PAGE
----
My knowledge of story writing is heavily influenced by Robert McKee’s iconic book, Story, in which he outlines the following essential elements for a good story:
A main character or protagonist. This person or group is the reason why there’s a story in the first place.
Every character has two things: an inner need (e.g. a need to be accepted or feel in control) and an outer desire (e.g. get elected to office or win a gold medal).
The main character’s desires move the narrative forward and are the basis for all their decisions.
The most interesting characters are those whose inner need and outer need conflict with each other (think about Marlin’s outer desire to find Nemo compared with his crippling fear of travelling across the ocean).
Conflict. It wouldn’t be interesting if the main character got everything they wanted; that doesn’t make for a compelling story.
The need for conflict is why every story will also have an antagonist or villain. The antagonist – or even, forces of antagonism (e.g. an oppressive law) – opposes the protagonist in every way (e.g. Spiderman & the Green Goblin).
Here’s a visual look at story structure and what it means:
Status Quo = the situation before the story begins.
Inciting Incident = what sets the protagonist on their journey.
Crisis = the ‘point of no return’. Things won’t be the same for the main character after this point.
Climax = ‘the hero risks it all’. The protagonist puts everything on the line to try and get the thing they want most. They will either be very successful (comedy) or crash and burn (tragedy).
Falling Action = what happens after the climax. This is the part where the story’s loose ends start to wrap up and set the path for a new status quo.
New Status Quo = what the world is like now that the protagonist has gone through this incredible story journey.
What do you think I should watch next week on TV Tuttle?
This week, I watched the pilot of Schitt$ Creek (S1:E1). Here’s what happened in the first half of the episode:
The Rose family gets evicted from their estate and moves into a dingy motel with nothing to their name but the deed to Schitts Creek, a town that Johnny Rose (Eugene Levy) once bought for his son as a joke.
Alexis (the daughter) hopes her socialite boyfriend will rescue her by private jet (even though he will only “maybe say I love you at some point.”)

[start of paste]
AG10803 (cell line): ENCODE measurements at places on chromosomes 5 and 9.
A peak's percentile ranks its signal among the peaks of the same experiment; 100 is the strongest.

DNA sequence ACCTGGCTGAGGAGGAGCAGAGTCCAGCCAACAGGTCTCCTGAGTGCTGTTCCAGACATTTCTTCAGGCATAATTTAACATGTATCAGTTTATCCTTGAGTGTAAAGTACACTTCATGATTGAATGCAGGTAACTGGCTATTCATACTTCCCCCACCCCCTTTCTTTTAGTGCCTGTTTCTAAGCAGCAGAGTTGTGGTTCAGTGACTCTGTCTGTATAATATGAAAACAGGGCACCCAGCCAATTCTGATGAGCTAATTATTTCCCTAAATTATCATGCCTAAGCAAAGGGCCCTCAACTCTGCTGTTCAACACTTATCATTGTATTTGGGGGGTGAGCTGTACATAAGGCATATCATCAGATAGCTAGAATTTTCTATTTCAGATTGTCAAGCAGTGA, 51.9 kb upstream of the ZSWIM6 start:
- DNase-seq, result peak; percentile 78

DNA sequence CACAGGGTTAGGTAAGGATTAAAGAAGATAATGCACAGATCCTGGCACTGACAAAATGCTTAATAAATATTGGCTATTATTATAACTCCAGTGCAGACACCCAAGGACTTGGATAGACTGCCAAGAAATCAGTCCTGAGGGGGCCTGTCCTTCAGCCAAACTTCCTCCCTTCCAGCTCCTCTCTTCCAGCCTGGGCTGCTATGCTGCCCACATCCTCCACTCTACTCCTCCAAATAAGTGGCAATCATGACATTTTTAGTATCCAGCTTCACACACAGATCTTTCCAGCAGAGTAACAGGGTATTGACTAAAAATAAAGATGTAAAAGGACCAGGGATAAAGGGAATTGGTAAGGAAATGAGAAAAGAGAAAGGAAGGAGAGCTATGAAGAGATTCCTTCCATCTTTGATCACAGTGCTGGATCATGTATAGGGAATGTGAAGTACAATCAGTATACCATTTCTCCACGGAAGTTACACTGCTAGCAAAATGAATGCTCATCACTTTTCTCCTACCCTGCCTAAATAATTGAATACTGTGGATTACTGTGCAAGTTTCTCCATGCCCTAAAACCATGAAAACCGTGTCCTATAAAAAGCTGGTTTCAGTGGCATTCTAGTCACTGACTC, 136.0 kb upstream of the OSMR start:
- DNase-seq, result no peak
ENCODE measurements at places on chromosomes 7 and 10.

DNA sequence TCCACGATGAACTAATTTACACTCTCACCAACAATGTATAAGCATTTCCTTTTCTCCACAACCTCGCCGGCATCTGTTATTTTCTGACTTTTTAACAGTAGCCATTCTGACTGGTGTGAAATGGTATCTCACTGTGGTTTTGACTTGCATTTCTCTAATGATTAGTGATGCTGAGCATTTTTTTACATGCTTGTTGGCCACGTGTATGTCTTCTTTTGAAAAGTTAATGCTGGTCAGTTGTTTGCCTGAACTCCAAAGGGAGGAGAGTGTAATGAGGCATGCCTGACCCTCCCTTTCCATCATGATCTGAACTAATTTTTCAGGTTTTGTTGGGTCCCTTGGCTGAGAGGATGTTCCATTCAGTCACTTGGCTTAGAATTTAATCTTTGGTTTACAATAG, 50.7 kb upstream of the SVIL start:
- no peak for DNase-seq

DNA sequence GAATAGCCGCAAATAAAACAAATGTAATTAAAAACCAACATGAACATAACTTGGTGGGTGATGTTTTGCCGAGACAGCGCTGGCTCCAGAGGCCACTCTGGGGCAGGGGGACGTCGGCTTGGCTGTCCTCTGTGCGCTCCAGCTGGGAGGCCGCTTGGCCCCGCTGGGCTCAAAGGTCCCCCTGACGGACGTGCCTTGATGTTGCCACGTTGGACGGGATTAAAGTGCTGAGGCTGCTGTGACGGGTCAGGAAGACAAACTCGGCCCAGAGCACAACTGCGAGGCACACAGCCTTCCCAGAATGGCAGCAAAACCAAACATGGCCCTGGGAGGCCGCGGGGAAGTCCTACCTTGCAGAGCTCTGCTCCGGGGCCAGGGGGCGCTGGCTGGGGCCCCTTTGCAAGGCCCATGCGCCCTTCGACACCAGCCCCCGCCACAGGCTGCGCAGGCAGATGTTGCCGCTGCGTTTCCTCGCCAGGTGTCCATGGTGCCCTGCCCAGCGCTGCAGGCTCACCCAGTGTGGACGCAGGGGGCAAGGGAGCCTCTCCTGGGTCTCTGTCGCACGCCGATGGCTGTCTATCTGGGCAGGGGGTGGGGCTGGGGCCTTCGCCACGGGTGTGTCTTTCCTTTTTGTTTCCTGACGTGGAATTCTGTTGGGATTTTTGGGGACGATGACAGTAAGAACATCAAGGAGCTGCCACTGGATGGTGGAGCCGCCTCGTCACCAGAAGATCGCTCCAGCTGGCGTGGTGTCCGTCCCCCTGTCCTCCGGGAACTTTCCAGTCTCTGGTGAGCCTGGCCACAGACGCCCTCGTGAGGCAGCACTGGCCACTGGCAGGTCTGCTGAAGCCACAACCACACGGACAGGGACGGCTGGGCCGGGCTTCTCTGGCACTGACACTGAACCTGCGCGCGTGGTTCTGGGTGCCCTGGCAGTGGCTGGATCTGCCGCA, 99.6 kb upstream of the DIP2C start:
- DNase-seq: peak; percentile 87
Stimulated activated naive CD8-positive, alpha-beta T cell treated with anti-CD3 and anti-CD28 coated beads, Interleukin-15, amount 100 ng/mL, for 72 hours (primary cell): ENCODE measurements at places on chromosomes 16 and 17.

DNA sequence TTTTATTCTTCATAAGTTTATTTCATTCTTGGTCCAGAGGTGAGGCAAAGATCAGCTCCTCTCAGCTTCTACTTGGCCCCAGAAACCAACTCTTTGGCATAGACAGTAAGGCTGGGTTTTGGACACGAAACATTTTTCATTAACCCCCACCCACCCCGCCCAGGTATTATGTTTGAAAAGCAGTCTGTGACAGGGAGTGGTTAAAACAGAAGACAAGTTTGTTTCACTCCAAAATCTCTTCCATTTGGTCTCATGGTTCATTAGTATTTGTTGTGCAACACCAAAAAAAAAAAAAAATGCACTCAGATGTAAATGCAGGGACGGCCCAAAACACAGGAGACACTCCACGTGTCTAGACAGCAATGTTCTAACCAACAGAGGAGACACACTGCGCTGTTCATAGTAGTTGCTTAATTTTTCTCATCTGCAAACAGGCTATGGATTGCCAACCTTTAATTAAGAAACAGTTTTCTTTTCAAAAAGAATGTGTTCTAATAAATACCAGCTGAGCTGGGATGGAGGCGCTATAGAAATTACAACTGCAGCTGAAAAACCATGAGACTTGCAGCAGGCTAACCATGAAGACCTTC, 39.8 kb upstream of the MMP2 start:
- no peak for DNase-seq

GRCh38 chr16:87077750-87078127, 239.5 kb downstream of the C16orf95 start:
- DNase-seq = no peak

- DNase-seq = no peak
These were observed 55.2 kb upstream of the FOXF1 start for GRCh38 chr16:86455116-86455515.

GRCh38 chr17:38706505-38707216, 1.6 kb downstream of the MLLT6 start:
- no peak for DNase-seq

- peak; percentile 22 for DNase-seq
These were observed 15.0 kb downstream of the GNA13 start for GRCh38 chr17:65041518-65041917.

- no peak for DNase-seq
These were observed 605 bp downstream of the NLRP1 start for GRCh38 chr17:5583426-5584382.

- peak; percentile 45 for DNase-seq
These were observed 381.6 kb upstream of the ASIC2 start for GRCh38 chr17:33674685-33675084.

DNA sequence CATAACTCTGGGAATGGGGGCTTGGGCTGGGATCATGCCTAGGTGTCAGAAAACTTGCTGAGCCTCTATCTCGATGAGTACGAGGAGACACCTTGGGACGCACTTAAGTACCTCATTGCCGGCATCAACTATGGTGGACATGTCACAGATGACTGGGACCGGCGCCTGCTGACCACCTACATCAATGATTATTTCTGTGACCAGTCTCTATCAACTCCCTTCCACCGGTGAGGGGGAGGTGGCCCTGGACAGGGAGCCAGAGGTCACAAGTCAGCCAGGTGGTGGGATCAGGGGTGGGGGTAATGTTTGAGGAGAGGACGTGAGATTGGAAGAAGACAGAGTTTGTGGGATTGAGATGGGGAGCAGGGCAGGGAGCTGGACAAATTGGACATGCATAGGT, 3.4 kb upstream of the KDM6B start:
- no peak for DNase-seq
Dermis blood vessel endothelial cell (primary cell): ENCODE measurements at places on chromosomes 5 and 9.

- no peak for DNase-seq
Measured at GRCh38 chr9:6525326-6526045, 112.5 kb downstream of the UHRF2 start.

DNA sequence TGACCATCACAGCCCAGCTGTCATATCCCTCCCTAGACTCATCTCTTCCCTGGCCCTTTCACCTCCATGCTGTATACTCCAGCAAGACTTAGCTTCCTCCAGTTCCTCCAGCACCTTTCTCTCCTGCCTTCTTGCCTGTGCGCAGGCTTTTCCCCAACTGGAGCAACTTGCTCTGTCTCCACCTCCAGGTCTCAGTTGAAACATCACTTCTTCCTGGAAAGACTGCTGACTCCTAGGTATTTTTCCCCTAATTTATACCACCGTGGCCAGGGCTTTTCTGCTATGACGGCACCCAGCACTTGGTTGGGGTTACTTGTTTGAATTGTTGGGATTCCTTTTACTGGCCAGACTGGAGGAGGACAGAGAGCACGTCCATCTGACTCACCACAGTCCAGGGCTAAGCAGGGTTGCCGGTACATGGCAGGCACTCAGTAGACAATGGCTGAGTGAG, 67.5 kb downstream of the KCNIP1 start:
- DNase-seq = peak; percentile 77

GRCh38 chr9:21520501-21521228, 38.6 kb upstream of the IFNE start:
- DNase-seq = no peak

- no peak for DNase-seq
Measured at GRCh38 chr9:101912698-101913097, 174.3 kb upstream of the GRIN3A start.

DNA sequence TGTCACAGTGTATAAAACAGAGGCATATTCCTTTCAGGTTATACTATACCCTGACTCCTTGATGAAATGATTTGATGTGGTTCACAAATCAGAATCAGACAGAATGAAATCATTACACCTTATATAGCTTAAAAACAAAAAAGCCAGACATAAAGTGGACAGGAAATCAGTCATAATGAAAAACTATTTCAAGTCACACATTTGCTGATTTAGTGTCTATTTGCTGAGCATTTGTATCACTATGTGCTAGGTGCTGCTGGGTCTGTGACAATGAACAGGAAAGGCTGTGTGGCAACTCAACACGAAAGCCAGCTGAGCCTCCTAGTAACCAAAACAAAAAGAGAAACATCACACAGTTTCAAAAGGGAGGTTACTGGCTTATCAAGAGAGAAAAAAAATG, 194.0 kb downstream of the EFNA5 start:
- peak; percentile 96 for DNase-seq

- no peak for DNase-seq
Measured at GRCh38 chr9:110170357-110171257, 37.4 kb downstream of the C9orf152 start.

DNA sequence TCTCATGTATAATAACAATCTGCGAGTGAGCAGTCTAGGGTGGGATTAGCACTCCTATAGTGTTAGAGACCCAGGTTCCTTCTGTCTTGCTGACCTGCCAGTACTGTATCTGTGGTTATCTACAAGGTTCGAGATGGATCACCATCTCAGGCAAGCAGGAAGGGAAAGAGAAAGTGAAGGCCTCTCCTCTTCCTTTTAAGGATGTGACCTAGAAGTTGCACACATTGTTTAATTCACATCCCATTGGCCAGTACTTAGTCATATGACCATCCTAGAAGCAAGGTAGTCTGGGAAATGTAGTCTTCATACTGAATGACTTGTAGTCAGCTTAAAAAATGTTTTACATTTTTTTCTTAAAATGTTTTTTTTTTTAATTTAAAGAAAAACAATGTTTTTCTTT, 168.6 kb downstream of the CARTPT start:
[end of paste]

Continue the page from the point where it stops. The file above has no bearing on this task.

Mayor Roland Schitt overstays his welcome.
In his iconic book, Story, Robert McKee says that gut-busting laughter happens when the “gap between expectation and result” bursts open. Sometimes comedies are written “just for the yucks” (McKee) and other times they are planned down to the minute, even before the jokes have been written. Comedies aren’t easy to predict and that’s why they’re so fun to watch.
Here’s what I predicted:
Alexis does not get whisked away by her socialite boyfriend – TRUE! This was an easy guess, though.
Johnny reluctantly cozies up with the Mayor, but it backfires – TRUE! This happens at the end of the pilot and again in the second episode (and many times throughout the series, I’m sure).
Someone gets a terrible job that they eventually love – HALF TRUE! Johnny gets a terrible job in episode three, which he soon quits, but this prediction is bound to be fulfilled at some point in the show, isn’t it?
The Roses are downgraded to one motel room – FALSE! I had high hopes that the Roses would be stuck in even closer quarters. Maybe next time.
Probably the best indicator of how much I enjoyed Schitt$ Creek is that I ended up watching 8 more episodes after the pilot. The cast is full of wonderful comedians, and, as a former resident of the Poultry Capital of Niagara, I’m loving every time Schitts Creek’s small town charm bumps up against the Rose family’s posh snobbery.
TV Tuttle gives this episode 3.5/5 stolen motel doors.